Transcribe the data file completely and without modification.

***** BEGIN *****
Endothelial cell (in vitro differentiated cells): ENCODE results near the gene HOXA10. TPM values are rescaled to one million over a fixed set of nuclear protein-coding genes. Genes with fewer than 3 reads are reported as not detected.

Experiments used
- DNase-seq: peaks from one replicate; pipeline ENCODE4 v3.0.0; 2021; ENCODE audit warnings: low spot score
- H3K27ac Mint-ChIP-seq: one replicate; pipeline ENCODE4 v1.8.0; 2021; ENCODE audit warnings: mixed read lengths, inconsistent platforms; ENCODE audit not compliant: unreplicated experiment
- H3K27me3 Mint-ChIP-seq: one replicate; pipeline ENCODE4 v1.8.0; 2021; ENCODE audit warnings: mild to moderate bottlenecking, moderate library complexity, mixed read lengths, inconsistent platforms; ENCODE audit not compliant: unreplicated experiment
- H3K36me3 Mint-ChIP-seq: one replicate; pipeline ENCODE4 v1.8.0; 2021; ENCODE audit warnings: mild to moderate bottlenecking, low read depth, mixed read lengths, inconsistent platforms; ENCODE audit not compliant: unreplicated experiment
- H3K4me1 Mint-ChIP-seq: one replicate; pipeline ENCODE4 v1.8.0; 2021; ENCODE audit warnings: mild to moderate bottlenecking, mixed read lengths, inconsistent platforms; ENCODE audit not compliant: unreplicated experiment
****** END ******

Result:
Endothelial cell (in vitro differentiated cells): ENCODE results near the gene HOXA10. TPM values are rescaled to one million over a fixed set of nuclear protein-coding genes. Genes with fewer than 3 reads are reported as not detected.

Experiments used
- DNase-seq: peaks from one replicate; pipeline ENCODE4 v3.0.0; 2021; ENCODE audit warnings: low spot score
- H3K27ac Mint-ChIP-seq: one replicate; pipeline ENCODE4 v1.8.0; 2021; ENCODE audit warnings: mixed read lengths, inconsistent platforms; ENCODE audit not compliant: unreplicated experiment
- H3K27me3 Mint-ChIP-seq: one replicate; pipeline ENCODE4 v1.8.0; 2021; ENCODE audit warnings: mild to moderate bottlenecking, moderate library complexity, mixed read lengths, inconsistent platforms; ENCODE audit not compliant: unreplicated experiment
- H3K36me3 Mint-ChIP-seq: one replicate; pipeline ENCODE4 v1.8.0; 2021; ENCODE audit warnings: mild to moderate bottlenecking, low read depth, mixed read lengths, inconsistent platforms; ENCODE audit not compliant: unreplicated experiment
- H3K4me1 Mint-ChIP-seq: one replicate; pipeline ENCODE4 v1.8.0; 2021; ENCODE audit warnings: mild to moderate bottlenecking, mixed read lengths, inconsistent platforms; ENCODE audit not compliant: unreplicated experiment